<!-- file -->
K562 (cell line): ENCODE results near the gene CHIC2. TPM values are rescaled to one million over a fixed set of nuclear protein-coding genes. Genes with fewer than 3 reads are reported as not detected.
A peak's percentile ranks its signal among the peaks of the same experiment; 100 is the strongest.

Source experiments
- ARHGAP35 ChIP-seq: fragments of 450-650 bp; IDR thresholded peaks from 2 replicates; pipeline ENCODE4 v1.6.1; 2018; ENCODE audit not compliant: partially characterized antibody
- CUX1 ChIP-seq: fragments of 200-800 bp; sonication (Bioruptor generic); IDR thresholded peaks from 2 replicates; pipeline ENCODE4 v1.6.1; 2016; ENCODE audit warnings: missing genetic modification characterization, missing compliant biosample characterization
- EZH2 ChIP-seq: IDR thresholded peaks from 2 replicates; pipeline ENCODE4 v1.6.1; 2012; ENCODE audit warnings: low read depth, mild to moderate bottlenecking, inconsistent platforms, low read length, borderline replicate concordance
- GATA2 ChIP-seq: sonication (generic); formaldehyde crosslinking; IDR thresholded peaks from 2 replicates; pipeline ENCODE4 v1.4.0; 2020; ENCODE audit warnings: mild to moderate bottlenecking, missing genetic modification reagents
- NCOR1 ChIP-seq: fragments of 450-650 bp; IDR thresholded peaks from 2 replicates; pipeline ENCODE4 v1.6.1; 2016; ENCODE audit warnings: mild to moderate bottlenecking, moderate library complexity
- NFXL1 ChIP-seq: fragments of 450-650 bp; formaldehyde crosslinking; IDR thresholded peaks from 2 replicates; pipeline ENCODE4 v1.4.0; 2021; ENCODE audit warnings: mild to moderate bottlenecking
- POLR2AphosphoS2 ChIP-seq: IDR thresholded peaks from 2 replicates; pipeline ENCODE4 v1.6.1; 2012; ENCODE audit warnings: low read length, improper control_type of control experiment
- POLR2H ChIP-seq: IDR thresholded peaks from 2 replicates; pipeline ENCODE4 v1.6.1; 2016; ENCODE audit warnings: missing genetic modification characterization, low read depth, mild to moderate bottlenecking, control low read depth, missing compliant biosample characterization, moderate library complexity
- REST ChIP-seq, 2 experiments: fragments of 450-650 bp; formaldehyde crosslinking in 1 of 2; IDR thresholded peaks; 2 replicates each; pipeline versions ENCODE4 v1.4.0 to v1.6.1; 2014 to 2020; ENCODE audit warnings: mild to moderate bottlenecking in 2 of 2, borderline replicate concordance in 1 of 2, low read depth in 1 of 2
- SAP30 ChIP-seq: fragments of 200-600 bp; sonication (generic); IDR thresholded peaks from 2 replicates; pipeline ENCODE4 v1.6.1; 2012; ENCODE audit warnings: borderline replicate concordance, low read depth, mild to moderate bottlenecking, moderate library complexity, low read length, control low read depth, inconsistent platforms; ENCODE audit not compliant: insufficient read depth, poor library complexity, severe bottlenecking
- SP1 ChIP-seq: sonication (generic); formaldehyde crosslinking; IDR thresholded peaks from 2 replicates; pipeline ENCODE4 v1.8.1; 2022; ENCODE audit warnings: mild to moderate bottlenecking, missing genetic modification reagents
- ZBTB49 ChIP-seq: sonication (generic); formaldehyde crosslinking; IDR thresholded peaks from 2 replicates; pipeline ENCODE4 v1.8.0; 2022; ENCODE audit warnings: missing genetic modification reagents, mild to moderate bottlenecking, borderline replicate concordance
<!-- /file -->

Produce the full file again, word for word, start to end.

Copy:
K562 (cell line): ENCODE results near the gene CHIC2. TPM values are rescaled to one million over a fixed set of nuclear protein-coding genes. Genes with fewer than 3 reads are reported as not detected.
A peak's percentile ranks its signal among the peaks of the same experiment; 100 is the strongest.

Source experiments
- ARHGAP35 ChIP-seq: fragments of 450-650 bp; IDR thresholded peaks from 2 replicates; pipeline ENCODE4 v1.6.1; 2018; ENCODE audit not compliant: partially characterized antibody
- CUX1 ChIP-seq: fragments of 200-800 bp; sonication (Bioruptor generic); IDR thresholded peaks from 2 replicates; pipeline ENCODE4 v1.6.1; 2016; ENCODE audit warnings: missing genetic modification characterization, missing compliant biosample characterization
- EZH2 ChIP-seq: IDR thresholded peaks from 2 replicates; pipeline ENCODE4 v1.6.1; 2012; ENCODE audit warnings: low read depth, mild to moderate bottlenecking, inconsistent platforms, low read length, borderline replicate concordance
- GATA2 ChIP-seq: sonication (generic); formaldehyde crosslinking; IDR thresholded peaks from 2 replicates; pipeline ENCODE4 v1.4.0; 2020; ENCODE audit warnings: mild to moderate bottlenecking, missing genetic modification reagents
- NCOR1 ChIP-seq: fragments of 450-650 bp; IDR thresholded peaks from 2 replicates; pipeline ENCODE4 v1.6.1; 2016; ENCODE audit warnings: mild to moderate bottlenecking, moderate library complexity
- NFXL1 ChIP-seq: fragments of 450-650 bp; formaldehyde crosslinking; IDR thresholded peaks from 2 replicates; pipeline ENCODE4 v1.4.0; 2021; ENCODE audit warnings: mild to moderate bottlenecking
- POLR2AphosphoS2 ChIP-seq: IDR thresholded peaks from 2 replicates; pipeline ENCODE4 v1.6.1; 2012; ENCODE audit warnings: low read length, improper control_type of control experiment
- POLR2H ChIP-seq: IDR thresholded peaks from 2 replicates; pipeline ENCODE4 v1.6.1; 2016; ENCODE audit warnings: missing genetic modification characterization, low read depth, mild to moderate bottlenecking, control low read depth, missing compliant biosample characterization, moderate library complexity
- REST ChIP-seq, 2 experiments: fragments of 450-650 bp; formaldehyde crosslinking in 1 of 2; IDR thresholded peaks; 2 replicates each; pipeline versions ENCODE4 v1.4.0 to v1.6.1; 2014 to 2020; ENCODE audit warnings: mild to moderate bottlenecking in 2 of 2, borderline replicate concordance in 1 of 2, low read depth in 1 of 2
- SAP30 ChIP-seq: fragments of 200-600 bp; sonication (generic); IDR thresholded peaks from 2 replicates; pipeline ENCODE4 v1.6.1; 2012; ENCODE audit warnings: borderline replicate concordance, low read depth, mild to moderate bottlenecking, moderate library complexity, low read length, control low read depth, inconsistent platforms; ENCODE audit not compliant: insufficient read depth, poor library complexity, severe bottlenecking
- SP1 ChIP-seq: sonication (generic); formaldehyde crosslinking; IDR thresholded peaks from 2 replicates; pipeline ENCODE4 v1.8.1; 2022; ENCODE audit warnings: mild to moderate bottlenecking, missing genetic modification reagents
- ZBTB49 ChIP-seq: sonication (generic); formaldehyde crosslinking; IDR thresholded peaks from 2 replicates; pipeline ENCODE4 v1.8.0; 2022; ENCODE audit warnings: missing genetic modification reagents, mild to moderate bottlenecking, borderline replicate concordance